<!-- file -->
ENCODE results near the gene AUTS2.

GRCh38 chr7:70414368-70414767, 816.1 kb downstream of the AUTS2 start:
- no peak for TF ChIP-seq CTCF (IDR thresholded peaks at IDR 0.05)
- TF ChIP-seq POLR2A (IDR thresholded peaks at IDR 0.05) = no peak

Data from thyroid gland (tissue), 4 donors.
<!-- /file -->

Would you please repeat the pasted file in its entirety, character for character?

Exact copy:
ENCODE results near the gene AUTS2.

GRCh38 chr7:70414368-70414767, 816.1 kb downstream of the AUTS2 start:
- no peak for TF ChIP-seq CTCF (IDR thresholded peaks at IDR 0.05)
- TF ChIP-seq POLR2A (IDR thresholded peaks at IDR 0.05) = no peak

Data from thyroid gland (tissue), 4 donors.